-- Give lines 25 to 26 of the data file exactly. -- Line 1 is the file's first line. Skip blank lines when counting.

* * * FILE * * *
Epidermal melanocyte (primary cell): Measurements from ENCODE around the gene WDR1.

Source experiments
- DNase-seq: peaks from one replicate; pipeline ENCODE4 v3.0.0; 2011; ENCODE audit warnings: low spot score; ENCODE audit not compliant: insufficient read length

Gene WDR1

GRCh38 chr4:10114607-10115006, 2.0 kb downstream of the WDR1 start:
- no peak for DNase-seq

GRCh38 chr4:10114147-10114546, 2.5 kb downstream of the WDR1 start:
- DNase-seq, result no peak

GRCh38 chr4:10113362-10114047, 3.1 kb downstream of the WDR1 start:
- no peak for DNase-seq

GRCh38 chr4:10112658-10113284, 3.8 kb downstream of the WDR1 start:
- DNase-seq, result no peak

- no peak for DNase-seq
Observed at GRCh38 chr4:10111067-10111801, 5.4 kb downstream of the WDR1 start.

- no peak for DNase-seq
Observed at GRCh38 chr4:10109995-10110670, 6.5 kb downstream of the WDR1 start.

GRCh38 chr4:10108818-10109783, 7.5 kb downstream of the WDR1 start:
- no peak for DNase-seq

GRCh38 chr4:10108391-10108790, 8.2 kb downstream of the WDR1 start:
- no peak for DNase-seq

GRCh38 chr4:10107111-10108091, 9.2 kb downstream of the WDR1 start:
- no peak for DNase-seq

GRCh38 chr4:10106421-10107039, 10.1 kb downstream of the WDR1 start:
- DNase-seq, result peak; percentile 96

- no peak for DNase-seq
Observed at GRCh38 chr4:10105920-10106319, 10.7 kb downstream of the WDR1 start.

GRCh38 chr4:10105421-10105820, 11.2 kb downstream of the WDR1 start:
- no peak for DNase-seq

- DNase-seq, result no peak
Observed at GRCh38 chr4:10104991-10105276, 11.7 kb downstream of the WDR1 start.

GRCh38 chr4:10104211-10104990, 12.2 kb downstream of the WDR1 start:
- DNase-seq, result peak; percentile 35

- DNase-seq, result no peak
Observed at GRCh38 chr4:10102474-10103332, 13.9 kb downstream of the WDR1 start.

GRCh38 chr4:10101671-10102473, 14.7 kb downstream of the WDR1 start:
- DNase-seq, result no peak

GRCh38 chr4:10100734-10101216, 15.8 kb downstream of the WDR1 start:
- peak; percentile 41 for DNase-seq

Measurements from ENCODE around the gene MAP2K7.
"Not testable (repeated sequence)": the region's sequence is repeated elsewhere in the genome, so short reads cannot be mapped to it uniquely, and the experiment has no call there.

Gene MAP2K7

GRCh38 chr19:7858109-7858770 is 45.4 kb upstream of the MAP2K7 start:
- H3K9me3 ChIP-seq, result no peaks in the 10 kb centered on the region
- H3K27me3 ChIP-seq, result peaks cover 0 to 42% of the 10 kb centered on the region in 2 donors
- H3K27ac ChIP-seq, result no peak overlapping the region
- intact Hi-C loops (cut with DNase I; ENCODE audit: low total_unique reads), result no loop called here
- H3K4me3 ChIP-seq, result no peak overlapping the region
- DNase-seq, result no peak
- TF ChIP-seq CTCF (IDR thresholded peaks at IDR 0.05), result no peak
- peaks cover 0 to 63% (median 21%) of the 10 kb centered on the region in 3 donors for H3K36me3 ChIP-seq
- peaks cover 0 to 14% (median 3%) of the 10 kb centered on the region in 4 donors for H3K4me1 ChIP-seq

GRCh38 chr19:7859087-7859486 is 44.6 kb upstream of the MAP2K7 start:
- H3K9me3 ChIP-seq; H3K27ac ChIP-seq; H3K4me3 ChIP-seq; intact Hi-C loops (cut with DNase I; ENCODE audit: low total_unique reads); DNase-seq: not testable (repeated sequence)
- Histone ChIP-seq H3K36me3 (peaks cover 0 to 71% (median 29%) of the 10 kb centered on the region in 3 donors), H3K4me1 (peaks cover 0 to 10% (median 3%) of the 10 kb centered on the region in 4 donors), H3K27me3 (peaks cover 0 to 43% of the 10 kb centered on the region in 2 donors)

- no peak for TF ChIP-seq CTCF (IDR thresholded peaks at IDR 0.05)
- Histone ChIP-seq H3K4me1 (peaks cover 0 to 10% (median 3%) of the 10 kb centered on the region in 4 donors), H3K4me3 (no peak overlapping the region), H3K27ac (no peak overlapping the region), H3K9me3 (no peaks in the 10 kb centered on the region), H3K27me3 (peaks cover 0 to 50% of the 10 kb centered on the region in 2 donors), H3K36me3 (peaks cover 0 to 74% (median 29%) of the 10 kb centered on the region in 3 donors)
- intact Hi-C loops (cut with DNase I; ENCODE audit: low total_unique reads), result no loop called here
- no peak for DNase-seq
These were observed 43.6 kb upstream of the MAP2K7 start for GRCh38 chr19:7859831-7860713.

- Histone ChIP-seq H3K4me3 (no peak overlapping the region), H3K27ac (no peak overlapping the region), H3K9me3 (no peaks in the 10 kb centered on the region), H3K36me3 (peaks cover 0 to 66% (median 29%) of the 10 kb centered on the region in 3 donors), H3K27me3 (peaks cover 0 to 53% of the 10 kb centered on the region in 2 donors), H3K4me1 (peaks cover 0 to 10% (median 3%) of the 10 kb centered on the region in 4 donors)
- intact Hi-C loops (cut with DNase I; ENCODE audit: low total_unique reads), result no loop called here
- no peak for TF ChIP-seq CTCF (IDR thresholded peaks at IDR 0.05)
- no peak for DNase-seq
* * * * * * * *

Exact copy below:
- no peak for DNase-seq
Observed at GRCh38 chr4:10105920-10106319, 10.7 kb downstream of the WDR1 start.